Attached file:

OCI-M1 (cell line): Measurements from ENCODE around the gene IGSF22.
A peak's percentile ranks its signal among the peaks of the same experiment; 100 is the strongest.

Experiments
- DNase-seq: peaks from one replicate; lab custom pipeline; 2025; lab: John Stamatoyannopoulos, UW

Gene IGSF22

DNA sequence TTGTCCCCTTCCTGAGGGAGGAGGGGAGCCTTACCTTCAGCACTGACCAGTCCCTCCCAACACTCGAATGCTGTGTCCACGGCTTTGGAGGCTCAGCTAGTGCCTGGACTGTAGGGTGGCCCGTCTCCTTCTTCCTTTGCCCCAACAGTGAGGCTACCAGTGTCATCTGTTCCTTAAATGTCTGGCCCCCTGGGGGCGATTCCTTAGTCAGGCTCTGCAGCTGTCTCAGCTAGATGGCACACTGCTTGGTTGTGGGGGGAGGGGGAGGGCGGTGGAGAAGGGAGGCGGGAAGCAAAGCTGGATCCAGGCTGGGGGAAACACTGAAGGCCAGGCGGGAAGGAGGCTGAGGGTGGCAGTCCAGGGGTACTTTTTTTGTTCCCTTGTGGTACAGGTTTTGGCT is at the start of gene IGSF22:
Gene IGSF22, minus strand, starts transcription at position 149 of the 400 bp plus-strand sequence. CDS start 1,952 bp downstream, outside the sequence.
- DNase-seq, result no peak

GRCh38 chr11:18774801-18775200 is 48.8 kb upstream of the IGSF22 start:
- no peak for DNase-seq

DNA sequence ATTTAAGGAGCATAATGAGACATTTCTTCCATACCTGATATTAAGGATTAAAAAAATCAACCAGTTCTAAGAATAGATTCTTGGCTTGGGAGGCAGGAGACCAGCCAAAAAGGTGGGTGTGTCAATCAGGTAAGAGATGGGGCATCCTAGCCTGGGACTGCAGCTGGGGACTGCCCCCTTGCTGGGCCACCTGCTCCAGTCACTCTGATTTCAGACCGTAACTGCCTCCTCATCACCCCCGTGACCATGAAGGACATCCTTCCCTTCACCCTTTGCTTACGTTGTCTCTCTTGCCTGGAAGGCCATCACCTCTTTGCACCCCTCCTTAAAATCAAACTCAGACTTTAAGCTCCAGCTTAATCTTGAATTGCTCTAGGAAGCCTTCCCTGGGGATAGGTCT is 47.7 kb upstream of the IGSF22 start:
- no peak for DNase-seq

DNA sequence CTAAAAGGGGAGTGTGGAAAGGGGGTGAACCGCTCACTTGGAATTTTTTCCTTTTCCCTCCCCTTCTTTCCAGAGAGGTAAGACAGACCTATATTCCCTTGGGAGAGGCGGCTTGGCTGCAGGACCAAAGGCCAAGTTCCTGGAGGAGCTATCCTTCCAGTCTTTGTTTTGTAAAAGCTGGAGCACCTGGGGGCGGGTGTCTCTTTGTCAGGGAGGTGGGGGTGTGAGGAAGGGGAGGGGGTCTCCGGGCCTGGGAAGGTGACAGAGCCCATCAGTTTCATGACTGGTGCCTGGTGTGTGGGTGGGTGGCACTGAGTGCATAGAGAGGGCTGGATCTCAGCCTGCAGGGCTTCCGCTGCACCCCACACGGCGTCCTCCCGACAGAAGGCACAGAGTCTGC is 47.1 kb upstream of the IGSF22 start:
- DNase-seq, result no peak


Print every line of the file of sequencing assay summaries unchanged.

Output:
OCI-M1 (cell line): Measurements from ENCODE around the gene IGSF22.
A peak's percentile ranks its signal among the peaks of the same experiment; 100 is the strongest.

Experiments
- DNase-seq: peaks from one replicate; lab custom pipeline; 2025; lab: John Stamatoyannopoulos, UW

Gene IGSF22

DNA sequence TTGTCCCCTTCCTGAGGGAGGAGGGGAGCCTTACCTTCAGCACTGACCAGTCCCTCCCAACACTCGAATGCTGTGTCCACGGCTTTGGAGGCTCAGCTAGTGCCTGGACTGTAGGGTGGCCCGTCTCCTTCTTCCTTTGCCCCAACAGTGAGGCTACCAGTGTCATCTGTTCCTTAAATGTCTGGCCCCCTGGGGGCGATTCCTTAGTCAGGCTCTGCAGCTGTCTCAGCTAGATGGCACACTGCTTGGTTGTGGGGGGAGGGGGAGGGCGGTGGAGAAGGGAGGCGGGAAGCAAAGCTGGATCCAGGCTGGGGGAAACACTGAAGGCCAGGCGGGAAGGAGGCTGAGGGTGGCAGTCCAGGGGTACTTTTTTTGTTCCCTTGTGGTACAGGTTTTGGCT is at the start of gene IGSF22:
Gene IGSF22, minus strand, starts transcription at position 149 of the 400 bp plus-strand sequence. CDS start 1,952 bp downstream, outside the sequence.
- DNase-seq, result no peak

GRCh38 chr11:18774801-18775200 is 48.8 kb upstream of the IGSF22 start:
- no peak for DNase-seq

DNA sequence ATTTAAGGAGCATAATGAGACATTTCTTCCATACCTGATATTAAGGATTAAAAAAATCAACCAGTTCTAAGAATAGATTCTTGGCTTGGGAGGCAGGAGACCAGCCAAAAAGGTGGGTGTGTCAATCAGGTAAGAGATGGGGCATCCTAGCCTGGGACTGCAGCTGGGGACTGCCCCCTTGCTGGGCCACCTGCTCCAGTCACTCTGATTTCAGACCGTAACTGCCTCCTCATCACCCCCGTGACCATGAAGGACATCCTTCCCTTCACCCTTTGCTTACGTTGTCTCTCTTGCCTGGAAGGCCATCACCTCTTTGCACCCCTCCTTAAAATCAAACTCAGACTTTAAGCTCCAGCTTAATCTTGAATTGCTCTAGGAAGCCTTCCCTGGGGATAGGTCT is 47.7 kb upstream of the IGSF22 start:
- no peak for DNase-seq

DNA sequence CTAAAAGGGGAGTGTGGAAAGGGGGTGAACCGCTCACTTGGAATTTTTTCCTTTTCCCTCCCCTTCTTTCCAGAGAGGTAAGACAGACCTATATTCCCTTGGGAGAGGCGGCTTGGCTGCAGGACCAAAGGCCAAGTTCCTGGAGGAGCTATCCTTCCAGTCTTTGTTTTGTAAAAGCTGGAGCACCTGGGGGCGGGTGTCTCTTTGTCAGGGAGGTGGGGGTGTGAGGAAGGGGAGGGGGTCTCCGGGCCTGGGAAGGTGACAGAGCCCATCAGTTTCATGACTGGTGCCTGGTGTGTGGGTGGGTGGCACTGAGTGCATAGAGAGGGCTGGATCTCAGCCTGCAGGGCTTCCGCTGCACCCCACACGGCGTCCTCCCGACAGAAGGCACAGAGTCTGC is 47.1 kb upstream of the IGSF22 start:
- DNase-seq, result no peak